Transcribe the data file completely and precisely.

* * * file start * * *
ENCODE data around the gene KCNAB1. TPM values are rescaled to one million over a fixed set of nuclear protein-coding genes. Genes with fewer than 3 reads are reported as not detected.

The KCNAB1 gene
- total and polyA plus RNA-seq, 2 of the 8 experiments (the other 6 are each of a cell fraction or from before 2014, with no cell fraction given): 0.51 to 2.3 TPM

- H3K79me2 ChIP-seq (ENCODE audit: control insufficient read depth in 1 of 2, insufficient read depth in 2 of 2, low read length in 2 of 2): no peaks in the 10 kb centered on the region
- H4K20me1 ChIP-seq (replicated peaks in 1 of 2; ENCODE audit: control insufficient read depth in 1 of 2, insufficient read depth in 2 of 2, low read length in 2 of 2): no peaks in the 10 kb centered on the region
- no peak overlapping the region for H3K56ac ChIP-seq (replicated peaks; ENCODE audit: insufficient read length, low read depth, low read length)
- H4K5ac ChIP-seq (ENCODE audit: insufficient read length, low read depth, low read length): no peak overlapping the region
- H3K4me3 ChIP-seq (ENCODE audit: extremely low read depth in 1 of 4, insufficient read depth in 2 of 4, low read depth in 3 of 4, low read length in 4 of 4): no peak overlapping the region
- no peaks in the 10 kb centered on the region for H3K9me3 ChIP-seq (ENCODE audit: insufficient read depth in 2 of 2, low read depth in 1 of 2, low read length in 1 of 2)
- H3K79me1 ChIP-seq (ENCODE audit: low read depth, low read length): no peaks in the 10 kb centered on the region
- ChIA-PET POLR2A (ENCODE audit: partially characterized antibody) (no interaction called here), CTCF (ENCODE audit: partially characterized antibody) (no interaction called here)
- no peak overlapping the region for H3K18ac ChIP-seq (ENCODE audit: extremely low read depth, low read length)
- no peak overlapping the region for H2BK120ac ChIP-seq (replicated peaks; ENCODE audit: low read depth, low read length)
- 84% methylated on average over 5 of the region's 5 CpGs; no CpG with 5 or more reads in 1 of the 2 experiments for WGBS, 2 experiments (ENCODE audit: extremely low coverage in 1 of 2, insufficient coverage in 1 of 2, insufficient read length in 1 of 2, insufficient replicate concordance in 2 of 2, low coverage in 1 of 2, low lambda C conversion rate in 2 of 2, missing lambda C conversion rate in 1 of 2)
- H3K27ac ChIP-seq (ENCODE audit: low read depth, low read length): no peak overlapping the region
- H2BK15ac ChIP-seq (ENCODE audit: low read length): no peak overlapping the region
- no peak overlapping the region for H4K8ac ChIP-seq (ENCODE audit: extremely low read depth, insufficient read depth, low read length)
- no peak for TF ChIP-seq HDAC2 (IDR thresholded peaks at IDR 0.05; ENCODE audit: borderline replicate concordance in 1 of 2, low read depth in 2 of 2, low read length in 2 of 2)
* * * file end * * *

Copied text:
ENCODE data around the gene KCNAB1. TPM values are rescaled to one million over a fixed set of nuclear protein-coding genes. Genes with fewer than 3 reads are reported as not detected.

The KCNAB1 gene
- total and polyA plus RNA-seq, 2 of the 8 experiments (the other 6 are each of a cell fraction or from before 2014, with no cell fraction given): 0.51 to 2.3 TPM

- H3K79me2 ChIP-seq (ENCODE audit: control insufficient read depth in 1 of 2, insufficient read depth in 2 of 2, low read length in 2 of 2): no peaks in the 10 kb centered on the region
- H4K20me1 ChIP-seq (replicated peaks in 1 of 2; ENCODE audit: control insufficient read depth in 1 of 2, insufficient read depth in 2 of 2, low read length in 2 of 2): no peaks in the 10 kb centered on the region
- no peak overlapping the region for H3K56ac ChIP-seq (replicated peaks; ENCODE audit: insufficient read length, low read depth, low read length)
- H4K5ac ChIP-seq (ENCODE audit: insufficient read length, low read depth, low read length): no peak overlapping the region
- H3K4me3 ChIP-seq (ENCODE audit: extremely low read depth in 1 of 4, insufficient read depth in 2 of 4, low read depth in 3 of 4, low read length in 4 of 4): no peak overlapping the region
- no peaks in the 10 kb centered on the region for H3K9me3 ChIP-seq (ENCODE audit: insufficient read depth in 2 of 2, low read depth in 1 of 2, low read length in 1 of 2)
- H3K79me1 ChIP-seq (ENCODE audit: low read depth, low read length): no peaks in the 10 kb centered on the region
- ChIA-PET POLR2A (ENCODE audit: partially characterized antibody) (no interaction called here), CTCF (ENCODE audit: partially characterized antibody) (no interaction called here)
- no peak overlapping the region for H3K18ac ChIP-seq (ENCODE audit: extremely low read depth, low read length)
- no peak overlapping the region for H2BK120ac ChIP-seq (replicated peaks; ENCODE audit: low read depth, low read length)
- 84% methylated on average over 5 of the region's 5 CpGs; no CpG with 5 or more reads in 1 of the 2 experiments for WGBS, 2 experiments (ENCODE audit: extremely low coverage in 1 of 2, insufficient coverage in 1 of 2, insufficient read length in 1 of 2, insufficient replicate concordance in 2 of 2, low coverage in 1 of 2, low lambda C conversion rate in 2 of 2, missing lambda C conversion rate in 1 of 2)
- H3K27ac ChIP-seq (ENCODE audit: low read depth, low read length): no peak overlapping the region
- H2BK15ac ChIP-seq (ENCODE audit: low read length): no peak overlapping the region
- no peak overlapping the region for H4K8ac ChIP-seq (ENCODE audit: extremely low read depth, insufficient read depth, low read length)
- no peak for TF ChIP-seq HDAC2 (IDR thresholded peaks at IDR 0.05; ENCODE audit: borderline replicate concordance in 1 of 2, low read depth in 2 of 2, low read length in 2 of 2)